National Superhero Day! Are You an Earth Month Hero?

April 28th is National Superhero Day!

And what better way to be a Superhero than by doing your part to save our planet!?


Paper or Plastic?

Paper or plastic? Many communities are beginning to outlaw plastic shopping bags. Seems like a no-brainer, right? Plastic is, well, plastic and paper is made from trees. Ergo, paper is good and plastic is bad. Right? Right?

Actually, maybe not….

ALL disposable bags have an environmental cost. Paper bags are made of a renewable resource, can be recycled curbside, and break down in a landfill. But getting a paper bag to the grocery store is a long process – it takes lots and lots of trees. Trees are often logged by clear-cutting which results in habitat reduction and long-term ecological damage. The machinery used to cut the trees need roads, and use fossil fuel to operate. The trees then have to dry for 3 years, then the bark is stripped (more machinery), chipped into 1-inch squares which are ‘cooked,’ and then ‘digested’ with a chemical mixture of limestone and acid……. you get the idea!

Plastic bags are made from oil – a non-renewable resource. Plastic bag creation requires electricity, which mainly comes from coal-burning power plants… Plastic can be recycled, but it isn’t simple or easy, either. It involves re-melting the bags and re-casting the plastic…. And, those plastic bags often become litter – hanging on tree branches, caught in ditches, floating down the street…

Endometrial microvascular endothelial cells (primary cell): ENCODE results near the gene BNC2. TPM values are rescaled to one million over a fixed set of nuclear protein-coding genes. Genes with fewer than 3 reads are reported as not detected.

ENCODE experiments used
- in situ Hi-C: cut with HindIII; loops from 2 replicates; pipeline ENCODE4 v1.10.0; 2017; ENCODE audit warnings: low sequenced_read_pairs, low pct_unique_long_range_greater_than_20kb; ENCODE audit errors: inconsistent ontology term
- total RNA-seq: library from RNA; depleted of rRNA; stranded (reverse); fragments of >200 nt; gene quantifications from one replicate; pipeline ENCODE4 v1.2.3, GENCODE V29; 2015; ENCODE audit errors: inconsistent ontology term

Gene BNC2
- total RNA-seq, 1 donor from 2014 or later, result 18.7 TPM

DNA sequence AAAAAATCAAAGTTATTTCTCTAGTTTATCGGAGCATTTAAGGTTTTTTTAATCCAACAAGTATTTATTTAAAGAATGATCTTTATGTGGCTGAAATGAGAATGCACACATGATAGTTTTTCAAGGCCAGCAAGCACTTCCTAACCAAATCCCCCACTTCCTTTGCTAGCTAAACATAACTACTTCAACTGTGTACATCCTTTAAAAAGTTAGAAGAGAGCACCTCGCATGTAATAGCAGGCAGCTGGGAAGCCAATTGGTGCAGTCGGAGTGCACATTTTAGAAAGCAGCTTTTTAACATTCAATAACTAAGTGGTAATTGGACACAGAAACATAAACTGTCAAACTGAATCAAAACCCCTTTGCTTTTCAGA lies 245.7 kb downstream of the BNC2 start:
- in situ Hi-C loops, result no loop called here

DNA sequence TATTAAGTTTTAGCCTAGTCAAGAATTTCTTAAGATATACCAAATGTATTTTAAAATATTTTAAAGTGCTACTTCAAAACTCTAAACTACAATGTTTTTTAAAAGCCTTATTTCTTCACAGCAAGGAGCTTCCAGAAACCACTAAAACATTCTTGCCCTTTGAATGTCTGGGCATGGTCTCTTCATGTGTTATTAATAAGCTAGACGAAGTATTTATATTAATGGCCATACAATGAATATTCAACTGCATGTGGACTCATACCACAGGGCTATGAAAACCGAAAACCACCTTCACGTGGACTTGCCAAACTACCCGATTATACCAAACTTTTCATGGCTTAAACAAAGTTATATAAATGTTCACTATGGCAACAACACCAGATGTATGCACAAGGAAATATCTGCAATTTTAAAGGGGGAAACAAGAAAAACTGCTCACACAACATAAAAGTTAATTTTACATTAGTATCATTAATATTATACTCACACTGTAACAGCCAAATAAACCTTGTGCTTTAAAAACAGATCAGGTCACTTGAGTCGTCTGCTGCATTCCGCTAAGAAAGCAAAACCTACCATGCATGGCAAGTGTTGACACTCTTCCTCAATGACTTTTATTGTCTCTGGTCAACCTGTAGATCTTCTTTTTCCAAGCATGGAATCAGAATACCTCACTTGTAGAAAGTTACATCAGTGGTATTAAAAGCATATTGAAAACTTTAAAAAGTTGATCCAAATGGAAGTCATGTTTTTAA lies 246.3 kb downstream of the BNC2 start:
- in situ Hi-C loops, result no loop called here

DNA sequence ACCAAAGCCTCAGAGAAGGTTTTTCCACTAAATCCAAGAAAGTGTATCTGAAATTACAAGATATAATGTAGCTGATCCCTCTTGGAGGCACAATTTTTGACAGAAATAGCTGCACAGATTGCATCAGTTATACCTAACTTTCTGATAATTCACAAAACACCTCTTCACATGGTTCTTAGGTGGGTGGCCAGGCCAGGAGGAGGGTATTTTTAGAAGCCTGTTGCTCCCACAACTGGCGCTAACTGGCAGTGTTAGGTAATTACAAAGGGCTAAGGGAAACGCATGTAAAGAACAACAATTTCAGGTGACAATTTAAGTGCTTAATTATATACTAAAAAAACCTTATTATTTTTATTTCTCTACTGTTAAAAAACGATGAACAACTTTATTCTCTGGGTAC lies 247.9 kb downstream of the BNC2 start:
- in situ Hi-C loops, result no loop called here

There are biodegradable plastic bags. Sort of. They are completely biodegradable in a compost bin, but slowly – if at all – in a landfill…

Best choice? The reusable canvas bags….


Once you know how toxic paper and plastic are it is hard not to look around your living space and notice everything that is plastic or comes packaged in plastic…. look for items that come in recyclable packaging – and packaging that isn’t excessive.

Green cleaning:

We all want out homes to be clean and with so many products available, how does one choose? Check to see if the product has a “Danger,” Warning,” or “Caution,” designation. Danger = very hazardous, could explode if hot, could cause death if used incorrectly. Warning = less hazardous but easily catches on fire and can cause serious illness or injury. Caution = least hazardous, but can still cause illness and irritation. Green Goes With Everything : Simple Steps To A Healthier Life and Cleaner Planet  has a list of dangerous chemicals used in common household products. It also has a number of “recipes” for home-made, safe, green alternatives – for example, a window cleaner which is made of 3 cups of water, 1/4 cup of white vinegar, 1 tablespoon lemon juice, mix & spray! Simple!